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It would be big news in almost any town that the head of a major public utility doesn’t bother to make use of his own service. But in D.C., it’s the exec’s use of his own service that warrants attention. According to a Nov. 8 Washington Post Metro-section article, Washington Metropolitan Area Transit Authority (WMATA) Chief Executive Richard A. White only recently decided to park his car in Fairfax and risk mingling with the masses on Metrorail’s Orange Line.

“I need to see and feel and experience what the customers see and feel and experience,” White told the Post.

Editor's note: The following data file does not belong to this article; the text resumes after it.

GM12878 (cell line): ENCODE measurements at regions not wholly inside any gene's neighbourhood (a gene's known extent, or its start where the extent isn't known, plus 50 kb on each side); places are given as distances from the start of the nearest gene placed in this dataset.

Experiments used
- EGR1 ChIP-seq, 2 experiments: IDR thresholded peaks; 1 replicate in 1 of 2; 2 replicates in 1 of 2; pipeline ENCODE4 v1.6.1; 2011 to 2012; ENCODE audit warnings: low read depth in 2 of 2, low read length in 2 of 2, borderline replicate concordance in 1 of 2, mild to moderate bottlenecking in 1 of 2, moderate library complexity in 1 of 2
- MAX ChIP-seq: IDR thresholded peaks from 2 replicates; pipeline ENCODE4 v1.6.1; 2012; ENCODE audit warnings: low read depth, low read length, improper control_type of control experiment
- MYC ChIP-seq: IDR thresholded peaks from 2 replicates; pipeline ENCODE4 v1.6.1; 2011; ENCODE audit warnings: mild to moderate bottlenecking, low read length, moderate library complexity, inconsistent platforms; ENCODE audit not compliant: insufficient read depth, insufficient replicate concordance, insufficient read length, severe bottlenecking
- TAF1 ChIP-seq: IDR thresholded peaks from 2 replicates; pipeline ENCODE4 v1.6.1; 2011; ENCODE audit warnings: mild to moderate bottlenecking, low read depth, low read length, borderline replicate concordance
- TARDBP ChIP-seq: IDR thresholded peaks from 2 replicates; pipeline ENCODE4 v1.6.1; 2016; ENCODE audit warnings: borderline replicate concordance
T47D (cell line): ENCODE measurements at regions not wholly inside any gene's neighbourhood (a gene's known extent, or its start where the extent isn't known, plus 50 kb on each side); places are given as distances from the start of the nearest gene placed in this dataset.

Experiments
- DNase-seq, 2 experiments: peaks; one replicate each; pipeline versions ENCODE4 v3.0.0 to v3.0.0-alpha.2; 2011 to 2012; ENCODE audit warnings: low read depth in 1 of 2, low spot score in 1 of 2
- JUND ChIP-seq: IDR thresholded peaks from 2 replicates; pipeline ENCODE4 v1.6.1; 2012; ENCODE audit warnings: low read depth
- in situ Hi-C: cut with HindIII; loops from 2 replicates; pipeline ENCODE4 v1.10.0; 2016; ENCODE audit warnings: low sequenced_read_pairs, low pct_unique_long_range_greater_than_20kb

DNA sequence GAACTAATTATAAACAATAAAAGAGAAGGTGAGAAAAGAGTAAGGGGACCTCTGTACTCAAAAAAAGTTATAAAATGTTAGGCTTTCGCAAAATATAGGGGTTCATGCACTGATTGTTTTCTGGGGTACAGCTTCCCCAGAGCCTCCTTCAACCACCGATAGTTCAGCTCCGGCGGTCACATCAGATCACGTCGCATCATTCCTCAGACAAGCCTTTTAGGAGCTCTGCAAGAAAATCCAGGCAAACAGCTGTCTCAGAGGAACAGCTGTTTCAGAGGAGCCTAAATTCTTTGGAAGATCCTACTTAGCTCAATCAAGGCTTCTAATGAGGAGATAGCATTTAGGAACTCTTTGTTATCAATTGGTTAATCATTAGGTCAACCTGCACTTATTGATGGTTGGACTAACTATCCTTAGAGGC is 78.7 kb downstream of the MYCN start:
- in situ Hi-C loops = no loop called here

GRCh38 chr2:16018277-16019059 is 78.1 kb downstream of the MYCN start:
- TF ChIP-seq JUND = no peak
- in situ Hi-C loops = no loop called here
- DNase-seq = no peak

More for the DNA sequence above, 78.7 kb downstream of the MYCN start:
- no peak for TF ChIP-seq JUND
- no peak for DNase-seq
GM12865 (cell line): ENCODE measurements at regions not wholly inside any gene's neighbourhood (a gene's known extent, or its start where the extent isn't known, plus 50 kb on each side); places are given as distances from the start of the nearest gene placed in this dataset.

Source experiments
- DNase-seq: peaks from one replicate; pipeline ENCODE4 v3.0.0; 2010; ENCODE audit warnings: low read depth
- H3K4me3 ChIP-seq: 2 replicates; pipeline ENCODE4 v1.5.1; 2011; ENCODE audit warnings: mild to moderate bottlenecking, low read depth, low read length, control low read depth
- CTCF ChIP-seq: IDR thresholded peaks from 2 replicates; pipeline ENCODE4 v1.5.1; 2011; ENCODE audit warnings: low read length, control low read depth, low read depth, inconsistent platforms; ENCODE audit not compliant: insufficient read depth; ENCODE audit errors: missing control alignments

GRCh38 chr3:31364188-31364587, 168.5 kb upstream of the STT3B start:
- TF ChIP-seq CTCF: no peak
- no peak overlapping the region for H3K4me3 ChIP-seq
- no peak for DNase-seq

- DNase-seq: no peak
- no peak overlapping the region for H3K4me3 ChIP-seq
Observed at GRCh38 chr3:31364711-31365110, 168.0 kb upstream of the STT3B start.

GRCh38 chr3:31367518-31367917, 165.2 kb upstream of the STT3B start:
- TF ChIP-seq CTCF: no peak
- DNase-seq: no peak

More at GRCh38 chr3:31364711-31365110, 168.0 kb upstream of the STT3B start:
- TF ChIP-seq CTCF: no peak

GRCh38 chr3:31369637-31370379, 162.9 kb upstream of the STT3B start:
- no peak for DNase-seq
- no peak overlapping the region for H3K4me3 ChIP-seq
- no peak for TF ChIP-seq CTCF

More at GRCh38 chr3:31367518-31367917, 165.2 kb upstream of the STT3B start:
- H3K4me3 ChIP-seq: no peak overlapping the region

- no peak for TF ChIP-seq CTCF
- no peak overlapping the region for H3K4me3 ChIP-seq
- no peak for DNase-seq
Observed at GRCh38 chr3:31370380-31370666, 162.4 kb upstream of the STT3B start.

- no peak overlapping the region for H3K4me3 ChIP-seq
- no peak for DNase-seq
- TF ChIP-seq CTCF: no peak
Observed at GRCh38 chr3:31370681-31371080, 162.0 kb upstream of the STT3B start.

But instead of hopping on board, maybe White should have stayed in his car. Between May and November, Metro sent out at least 139 eAlerts, ether-borne updates announcing near-daily delays across the 28-year-old transit system.

We have taken the raw eAlert data and translated it into the kind of snappy graphics that even a CEO can understand. As our eAlert-based map indicates, White is fortunate his commute isn’t on the Red Line, that bulging, infected intestine of anguish and impediment. But don’t think a commuter has it easy on the Yellow Line, either.

With so many of the eAlerts announcing such specifics as 13-minute, 18-minute, and 54-minute delays, we wonder: If you can pinpoint a problem’s impact to this level of accuracy, why does the problem persist?

Perhaps White will ponder this as he shuffles his feet impatiently on the Dunn Loring platform every morning.